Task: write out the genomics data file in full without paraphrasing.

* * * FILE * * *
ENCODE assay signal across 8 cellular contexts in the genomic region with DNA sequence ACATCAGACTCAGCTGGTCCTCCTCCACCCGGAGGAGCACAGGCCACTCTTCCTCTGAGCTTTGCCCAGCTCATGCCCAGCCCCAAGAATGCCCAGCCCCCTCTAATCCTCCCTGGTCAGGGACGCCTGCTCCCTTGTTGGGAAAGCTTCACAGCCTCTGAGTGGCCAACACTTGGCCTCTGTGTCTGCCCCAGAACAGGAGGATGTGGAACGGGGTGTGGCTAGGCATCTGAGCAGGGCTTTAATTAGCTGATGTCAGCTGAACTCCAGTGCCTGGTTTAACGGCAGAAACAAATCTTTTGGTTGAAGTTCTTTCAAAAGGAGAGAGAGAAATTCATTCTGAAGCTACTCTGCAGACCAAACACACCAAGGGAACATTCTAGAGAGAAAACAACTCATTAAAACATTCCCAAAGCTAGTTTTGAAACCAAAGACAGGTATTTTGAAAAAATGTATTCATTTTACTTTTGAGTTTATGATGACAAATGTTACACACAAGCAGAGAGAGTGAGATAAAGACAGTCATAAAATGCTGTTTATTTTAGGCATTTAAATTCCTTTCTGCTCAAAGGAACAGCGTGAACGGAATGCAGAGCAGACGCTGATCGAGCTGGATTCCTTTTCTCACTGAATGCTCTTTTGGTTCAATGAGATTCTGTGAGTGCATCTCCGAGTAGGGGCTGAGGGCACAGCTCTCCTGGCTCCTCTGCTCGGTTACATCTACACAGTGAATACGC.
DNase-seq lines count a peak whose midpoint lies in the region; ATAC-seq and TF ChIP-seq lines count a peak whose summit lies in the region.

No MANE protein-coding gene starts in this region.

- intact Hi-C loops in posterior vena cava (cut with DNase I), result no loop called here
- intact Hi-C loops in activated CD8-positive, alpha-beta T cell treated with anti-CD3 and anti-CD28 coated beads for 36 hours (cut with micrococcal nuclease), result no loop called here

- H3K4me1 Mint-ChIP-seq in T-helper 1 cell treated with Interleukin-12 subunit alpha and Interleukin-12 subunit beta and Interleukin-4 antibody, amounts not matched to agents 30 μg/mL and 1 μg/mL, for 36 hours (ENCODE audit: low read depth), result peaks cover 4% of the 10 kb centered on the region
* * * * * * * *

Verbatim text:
ENCODE assay signal across 8 cellular contexts in the genomic region with DNA sequence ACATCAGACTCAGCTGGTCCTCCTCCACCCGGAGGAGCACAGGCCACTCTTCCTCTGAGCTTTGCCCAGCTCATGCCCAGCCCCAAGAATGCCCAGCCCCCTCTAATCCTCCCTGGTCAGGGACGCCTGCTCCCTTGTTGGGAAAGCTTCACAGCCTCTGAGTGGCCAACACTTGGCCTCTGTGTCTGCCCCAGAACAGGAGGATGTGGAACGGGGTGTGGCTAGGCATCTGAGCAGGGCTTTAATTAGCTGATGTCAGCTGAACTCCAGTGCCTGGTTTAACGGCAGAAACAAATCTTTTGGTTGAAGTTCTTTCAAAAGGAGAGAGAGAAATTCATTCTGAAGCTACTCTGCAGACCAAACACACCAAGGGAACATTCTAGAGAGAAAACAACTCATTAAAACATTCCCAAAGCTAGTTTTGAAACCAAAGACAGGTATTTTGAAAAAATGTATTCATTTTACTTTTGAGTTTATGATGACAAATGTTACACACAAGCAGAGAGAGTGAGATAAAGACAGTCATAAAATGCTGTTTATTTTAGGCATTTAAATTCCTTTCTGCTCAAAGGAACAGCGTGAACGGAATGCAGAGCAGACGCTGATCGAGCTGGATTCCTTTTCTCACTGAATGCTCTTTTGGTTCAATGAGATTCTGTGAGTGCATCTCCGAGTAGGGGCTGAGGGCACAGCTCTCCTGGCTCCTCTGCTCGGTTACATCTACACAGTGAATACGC.
DNase-seq lines count a peak whose midpoint lies in the region; ATAC-seq and TF ChIP-seq lines count a peak whose summit lies in the region.

No MANE protein-coding gene starts in this region.

- intact Hi-C loops in posterior vena cava (cut with DNase I), result no loop called here
- intact Hi-C loops in activated CD8-positive, alpha-beta T cell treated with anti-CD3 and anti-CD28 coated beads for 36 hours (cut with micrococcal nuclease), result no loop called here

- H3K4me1 Mint-ChIP-seq in T-helper 1 cell treated with Interleukin-12 subunit alpha and Interleukin-12 subunit beta and Interleukin-4 antibody, amounts not matched to agents 30 μg/mL and 1 μg/mL, for 36 hours (ENCODE audit: low read depth), result peaks cover 4% of the 10 kb centered on the region